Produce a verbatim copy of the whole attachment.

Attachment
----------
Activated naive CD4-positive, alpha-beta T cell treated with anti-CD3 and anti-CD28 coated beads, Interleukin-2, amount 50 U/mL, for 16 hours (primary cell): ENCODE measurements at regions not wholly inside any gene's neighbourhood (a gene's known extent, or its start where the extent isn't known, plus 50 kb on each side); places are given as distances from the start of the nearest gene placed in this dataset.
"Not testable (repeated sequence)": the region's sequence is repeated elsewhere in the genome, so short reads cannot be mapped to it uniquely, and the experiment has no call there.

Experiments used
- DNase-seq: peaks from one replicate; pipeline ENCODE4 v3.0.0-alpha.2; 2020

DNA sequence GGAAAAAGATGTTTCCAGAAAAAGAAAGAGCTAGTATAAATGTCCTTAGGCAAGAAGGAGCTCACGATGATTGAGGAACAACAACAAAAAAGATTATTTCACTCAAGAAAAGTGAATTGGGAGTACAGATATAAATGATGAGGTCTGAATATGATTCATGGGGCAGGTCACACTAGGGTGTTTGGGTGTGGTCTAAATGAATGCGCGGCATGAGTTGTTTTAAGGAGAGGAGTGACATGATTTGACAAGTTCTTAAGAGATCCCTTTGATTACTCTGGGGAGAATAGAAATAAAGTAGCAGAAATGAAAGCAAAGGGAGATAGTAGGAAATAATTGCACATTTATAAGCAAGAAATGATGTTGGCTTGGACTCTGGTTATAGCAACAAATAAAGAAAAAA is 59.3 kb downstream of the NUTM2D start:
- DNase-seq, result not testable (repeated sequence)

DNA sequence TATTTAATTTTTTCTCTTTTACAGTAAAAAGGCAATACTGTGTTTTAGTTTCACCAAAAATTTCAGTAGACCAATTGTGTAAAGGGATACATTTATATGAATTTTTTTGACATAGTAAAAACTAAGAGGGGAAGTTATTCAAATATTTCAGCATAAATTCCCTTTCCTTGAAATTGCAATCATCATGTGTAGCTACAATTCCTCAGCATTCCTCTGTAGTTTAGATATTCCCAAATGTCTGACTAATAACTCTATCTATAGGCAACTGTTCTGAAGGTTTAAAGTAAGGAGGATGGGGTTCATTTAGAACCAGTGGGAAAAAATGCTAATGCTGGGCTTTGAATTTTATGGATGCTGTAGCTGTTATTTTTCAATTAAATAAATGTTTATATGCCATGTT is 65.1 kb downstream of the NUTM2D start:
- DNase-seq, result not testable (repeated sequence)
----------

Activated naive CD4-positive, alpha-beta T cell treated with anti-CD3 and anti-CD28 coated beads, Interleukin-2, amount 50 U/mL, for 16 hours (primary cell): ENCODE measurements at regions not wholly inside any gene's neighbourhood (a gene's known extent, or its start where the extent isn't known, plus 50 kb on each side); places are given as distances from the start of the nearest gene placed in this dataset.
"Not testable (repeated sequence)": the region's sequence is repeated elsewhere in the genome, so short reads cannot be mapped to it uniquely, and the experiment has no call there.

Experiments used
- DNase-seq: peaks from one replicate; pipeline ENCODE4 v3.0.0-alpha.2; 2020

DNA sequence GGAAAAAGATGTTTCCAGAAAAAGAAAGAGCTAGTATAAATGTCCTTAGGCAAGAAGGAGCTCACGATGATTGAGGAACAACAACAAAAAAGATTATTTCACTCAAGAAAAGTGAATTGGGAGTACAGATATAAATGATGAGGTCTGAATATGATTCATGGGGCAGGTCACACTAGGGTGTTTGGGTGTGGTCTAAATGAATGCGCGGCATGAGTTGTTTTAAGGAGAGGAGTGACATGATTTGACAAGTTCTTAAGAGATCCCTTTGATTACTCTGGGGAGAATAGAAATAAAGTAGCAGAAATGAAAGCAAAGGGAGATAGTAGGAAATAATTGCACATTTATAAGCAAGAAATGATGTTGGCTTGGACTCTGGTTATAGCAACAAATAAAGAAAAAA is 59.3 kb downstream of the NUTM2D start:
- DNase-seq, result not testable (repeated sequence)

DNA sequence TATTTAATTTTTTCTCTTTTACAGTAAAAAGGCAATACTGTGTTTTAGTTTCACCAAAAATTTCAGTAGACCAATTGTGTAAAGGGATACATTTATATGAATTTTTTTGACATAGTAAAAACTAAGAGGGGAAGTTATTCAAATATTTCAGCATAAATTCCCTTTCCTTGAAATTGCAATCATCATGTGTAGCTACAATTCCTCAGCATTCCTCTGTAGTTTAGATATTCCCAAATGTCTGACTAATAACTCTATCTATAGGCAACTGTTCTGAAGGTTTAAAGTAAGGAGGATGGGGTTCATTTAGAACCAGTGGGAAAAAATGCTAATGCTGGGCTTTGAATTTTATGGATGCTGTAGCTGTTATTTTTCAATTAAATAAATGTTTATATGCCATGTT is 65.1 kb downstream of the NUTM2D start:
- DNase-seq, result not testable (repeated sequence)